A record 73% of beaches in the UK have "excellent" water quality because of last summer's dry weather, according to the Marine Conservation Society.
Researchers said the lack of rain caused less pollution to filter down from towns and cities to the coasts.
In its annual Good Beach Guide, published on Tuesday, MCS says 538 of 734 UK beaches tested between May and September 2013 reached the top standard for water quality.
It is 135 more than the previous year.
The MCS labels beaches against four standards of water quality - recommended, guideline, mandatory and fail.
There were also fewer failures in 2013, with 14 beaches tested last summer failing to reach minimum water quality standards compared with 42 the year before.
In the North East and South East of England, Scotland and Northern Ireland all monitored beaches reached the minimum bathing water requirements, the latest information shows.
Scientists took samples of bathing water from Britain's beaches every week last summer - checking for bacteria such as e-coli.
MCS coastal pollution officer Rachel Wyatt said she hoped the latest figures would be a boost to UK tourism, after several wet summers led to a recent drop in bathing water quality.
"It's great news that we are able to recommend more beaches than ever for excellent water quality and it shows just how good British beaches can be," she said.
"The main challenge now is maintaining these standards, whatever the weather.
"Most people don't realise what a big impact the weather can have on bathing water quality, but this has really been highlighted in the last few years.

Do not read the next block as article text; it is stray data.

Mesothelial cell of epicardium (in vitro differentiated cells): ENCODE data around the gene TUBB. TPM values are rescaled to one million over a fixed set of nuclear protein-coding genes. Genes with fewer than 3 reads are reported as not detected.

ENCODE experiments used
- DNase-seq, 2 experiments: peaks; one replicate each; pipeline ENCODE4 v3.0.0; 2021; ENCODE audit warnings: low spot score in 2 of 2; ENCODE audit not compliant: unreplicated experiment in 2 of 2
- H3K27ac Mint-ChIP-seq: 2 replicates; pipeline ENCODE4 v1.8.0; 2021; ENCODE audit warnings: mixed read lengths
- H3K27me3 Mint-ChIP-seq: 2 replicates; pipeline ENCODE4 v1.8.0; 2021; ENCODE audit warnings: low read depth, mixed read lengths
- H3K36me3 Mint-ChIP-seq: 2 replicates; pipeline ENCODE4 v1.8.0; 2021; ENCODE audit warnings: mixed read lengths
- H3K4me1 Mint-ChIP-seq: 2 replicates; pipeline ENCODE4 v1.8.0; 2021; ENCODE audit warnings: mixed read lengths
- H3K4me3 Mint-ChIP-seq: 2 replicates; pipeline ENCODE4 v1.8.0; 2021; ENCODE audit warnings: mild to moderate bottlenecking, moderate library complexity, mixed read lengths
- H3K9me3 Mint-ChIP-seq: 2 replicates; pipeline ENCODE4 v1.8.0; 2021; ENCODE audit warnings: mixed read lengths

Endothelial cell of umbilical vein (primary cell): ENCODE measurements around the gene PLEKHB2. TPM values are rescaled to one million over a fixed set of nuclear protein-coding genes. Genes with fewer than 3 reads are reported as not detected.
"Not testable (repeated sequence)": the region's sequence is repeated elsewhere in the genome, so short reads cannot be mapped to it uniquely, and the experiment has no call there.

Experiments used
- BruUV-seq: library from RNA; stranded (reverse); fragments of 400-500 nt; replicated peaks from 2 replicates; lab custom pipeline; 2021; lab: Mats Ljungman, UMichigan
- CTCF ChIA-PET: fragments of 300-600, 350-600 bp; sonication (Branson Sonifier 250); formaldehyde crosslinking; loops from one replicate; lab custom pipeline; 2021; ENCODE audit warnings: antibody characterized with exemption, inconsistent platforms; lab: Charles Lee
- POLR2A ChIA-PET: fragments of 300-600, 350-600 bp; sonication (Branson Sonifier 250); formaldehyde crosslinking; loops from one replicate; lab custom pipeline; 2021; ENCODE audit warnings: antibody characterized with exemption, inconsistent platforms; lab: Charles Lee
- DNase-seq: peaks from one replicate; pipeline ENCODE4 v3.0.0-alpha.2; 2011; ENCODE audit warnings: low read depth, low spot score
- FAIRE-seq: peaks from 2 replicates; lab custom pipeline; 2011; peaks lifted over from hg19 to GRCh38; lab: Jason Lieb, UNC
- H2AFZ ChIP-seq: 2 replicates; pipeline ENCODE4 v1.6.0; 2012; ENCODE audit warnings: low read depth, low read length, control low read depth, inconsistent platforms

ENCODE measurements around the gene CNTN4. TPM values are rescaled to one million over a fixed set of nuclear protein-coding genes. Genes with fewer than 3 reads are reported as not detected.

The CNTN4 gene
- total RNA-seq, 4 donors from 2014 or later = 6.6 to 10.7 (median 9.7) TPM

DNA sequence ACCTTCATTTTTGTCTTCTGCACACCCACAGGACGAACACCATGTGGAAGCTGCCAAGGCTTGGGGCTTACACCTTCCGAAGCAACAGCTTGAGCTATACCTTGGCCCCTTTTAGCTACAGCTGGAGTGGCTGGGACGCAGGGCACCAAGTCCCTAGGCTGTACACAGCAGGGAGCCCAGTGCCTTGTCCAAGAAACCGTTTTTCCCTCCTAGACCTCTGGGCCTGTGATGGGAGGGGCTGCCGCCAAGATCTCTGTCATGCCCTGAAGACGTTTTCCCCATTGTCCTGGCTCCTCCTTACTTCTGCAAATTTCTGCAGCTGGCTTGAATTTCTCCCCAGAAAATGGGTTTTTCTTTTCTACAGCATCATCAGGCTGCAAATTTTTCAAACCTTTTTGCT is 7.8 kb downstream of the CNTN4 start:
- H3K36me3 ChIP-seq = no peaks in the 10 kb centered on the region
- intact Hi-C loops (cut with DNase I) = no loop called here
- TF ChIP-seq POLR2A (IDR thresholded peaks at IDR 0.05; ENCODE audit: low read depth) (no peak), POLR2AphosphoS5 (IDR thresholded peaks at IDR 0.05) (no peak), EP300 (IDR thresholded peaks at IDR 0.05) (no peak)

"2008, 2009 and 2012 were, according to the Met Office, amongst the wettest summers on record since 1910, and fewer UK bathing waters met minimum and higher water quality standards because of increased pollution running off rural and urban areas and overloaded sewers."
South-west England has the highest record of recommended beaches with 88% hitting the top standard, while the Isle of Mann had the lowest with 26% - although this was a 16% rise on the previous year.
The Channel Islands was the only area to see a drop in the number of beaches considered excellent for its water quality, from 19 to 18.
Dr Sue Kinsey, pollution policy officer at the MCS, said heavy rainfall over the winter months should not affect beaches this summer, as bacteria will break down within 24 to 48 hours.
Real-time monitoring by the Environment Agency will allow swimmers to check the water quality on a given day, Dr Kinsey told BBC Radio 4's Today programme.
As well as the dry summer, she said "massive investment" by water companies to improve their sewage systems was a factor in the improvement.
In two years' time, beaches which do not meet the "sufficient" standard will have to display signs warning against bathing in the sea under new EU regulation.
This will be around twice as stringent as the current minimum standard and means that some beaches will need to do more to retain their recommendation, the MCS says.
It says it will continue to put pressure on water companies, environmental regulators and local councils to tackle the sources of bathing water pollution.